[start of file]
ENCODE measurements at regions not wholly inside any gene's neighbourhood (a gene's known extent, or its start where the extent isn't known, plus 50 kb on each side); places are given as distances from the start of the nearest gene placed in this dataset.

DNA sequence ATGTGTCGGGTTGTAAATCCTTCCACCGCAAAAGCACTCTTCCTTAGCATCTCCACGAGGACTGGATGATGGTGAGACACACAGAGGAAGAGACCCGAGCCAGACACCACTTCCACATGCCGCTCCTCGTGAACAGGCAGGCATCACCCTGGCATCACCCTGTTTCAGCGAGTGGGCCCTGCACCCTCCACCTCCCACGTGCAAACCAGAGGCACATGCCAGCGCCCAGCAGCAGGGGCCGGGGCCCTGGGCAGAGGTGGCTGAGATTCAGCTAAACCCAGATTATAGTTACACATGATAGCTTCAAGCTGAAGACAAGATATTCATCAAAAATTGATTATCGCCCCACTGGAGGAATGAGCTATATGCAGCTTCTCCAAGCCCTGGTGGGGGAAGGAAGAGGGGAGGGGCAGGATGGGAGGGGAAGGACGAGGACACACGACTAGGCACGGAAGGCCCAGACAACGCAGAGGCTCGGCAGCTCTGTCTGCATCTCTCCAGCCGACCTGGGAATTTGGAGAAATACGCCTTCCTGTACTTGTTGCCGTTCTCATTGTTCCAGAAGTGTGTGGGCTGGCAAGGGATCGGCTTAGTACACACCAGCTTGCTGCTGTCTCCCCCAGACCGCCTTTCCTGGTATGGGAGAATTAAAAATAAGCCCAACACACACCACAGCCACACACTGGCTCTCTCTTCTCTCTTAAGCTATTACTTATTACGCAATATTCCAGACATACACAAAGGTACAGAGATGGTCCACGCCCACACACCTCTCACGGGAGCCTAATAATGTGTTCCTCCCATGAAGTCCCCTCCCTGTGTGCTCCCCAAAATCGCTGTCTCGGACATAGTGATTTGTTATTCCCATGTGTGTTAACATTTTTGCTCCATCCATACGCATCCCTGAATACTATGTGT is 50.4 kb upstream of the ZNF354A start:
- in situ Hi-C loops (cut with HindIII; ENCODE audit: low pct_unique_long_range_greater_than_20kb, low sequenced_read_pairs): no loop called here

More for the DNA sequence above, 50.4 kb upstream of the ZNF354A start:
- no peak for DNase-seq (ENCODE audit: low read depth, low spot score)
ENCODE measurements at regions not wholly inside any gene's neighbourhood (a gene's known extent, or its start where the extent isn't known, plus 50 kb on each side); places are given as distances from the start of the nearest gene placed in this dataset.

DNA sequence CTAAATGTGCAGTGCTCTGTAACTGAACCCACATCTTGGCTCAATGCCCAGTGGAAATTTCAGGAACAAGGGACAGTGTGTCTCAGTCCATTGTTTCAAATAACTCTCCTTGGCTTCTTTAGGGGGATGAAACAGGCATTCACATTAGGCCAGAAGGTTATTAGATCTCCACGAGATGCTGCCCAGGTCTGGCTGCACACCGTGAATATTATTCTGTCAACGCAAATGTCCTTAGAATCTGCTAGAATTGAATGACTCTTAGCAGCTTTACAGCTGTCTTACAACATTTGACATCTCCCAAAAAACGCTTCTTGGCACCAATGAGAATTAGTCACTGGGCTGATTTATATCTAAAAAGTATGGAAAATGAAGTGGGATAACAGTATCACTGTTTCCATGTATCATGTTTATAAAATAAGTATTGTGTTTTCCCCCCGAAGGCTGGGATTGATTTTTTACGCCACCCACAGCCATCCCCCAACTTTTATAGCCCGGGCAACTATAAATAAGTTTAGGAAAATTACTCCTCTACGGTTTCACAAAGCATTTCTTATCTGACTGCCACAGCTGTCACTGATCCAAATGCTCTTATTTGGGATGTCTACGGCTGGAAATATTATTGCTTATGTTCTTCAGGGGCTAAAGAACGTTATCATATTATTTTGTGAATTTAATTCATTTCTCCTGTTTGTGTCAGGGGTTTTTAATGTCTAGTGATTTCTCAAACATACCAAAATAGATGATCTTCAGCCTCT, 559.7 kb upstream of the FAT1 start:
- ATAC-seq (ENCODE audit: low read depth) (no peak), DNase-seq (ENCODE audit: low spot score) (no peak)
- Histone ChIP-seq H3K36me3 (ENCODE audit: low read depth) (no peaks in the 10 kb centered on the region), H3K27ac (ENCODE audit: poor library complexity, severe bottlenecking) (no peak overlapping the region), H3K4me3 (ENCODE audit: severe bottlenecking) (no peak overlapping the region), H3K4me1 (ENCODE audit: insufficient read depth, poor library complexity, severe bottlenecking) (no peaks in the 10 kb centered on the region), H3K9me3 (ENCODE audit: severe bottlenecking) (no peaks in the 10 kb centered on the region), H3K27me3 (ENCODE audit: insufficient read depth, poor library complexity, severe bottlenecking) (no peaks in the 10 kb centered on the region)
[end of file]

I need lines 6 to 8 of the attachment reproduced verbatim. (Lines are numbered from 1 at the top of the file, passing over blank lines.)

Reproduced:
ENCODE measurements at regions not wholly inside any gene's neighbourhood (a gene's known extent, or its start where the extent isn't known, plus 50 kb on each side); places are given as distances from the start of the nearest gene placed in this dataset.

DNA sequence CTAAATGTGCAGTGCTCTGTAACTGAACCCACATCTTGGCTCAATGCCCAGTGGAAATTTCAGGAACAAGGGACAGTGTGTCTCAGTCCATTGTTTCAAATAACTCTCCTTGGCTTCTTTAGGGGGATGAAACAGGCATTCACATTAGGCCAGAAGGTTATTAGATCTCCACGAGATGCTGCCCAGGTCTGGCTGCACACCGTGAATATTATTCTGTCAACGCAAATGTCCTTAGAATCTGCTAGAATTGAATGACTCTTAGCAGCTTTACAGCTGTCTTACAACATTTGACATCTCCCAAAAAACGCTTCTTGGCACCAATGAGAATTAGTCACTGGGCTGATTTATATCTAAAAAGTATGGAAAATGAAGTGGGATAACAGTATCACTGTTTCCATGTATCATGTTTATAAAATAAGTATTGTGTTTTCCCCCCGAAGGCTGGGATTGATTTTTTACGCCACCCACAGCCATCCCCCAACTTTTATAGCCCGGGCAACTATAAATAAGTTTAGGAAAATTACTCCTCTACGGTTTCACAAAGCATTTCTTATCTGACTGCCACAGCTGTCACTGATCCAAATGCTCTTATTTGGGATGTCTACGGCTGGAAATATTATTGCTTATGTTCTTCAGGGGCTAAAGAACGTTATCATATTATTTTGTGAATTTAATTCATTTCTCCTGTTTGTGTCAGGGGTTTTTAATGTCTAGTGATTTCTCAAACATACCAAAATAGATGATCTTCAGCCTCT, 559.7 kb upstream of the FAT1 start:
- ATAC-seq (ENCODE audit: low read depth) (no peak), DNase-seq (ENCODE audit: low spot score) (no peak)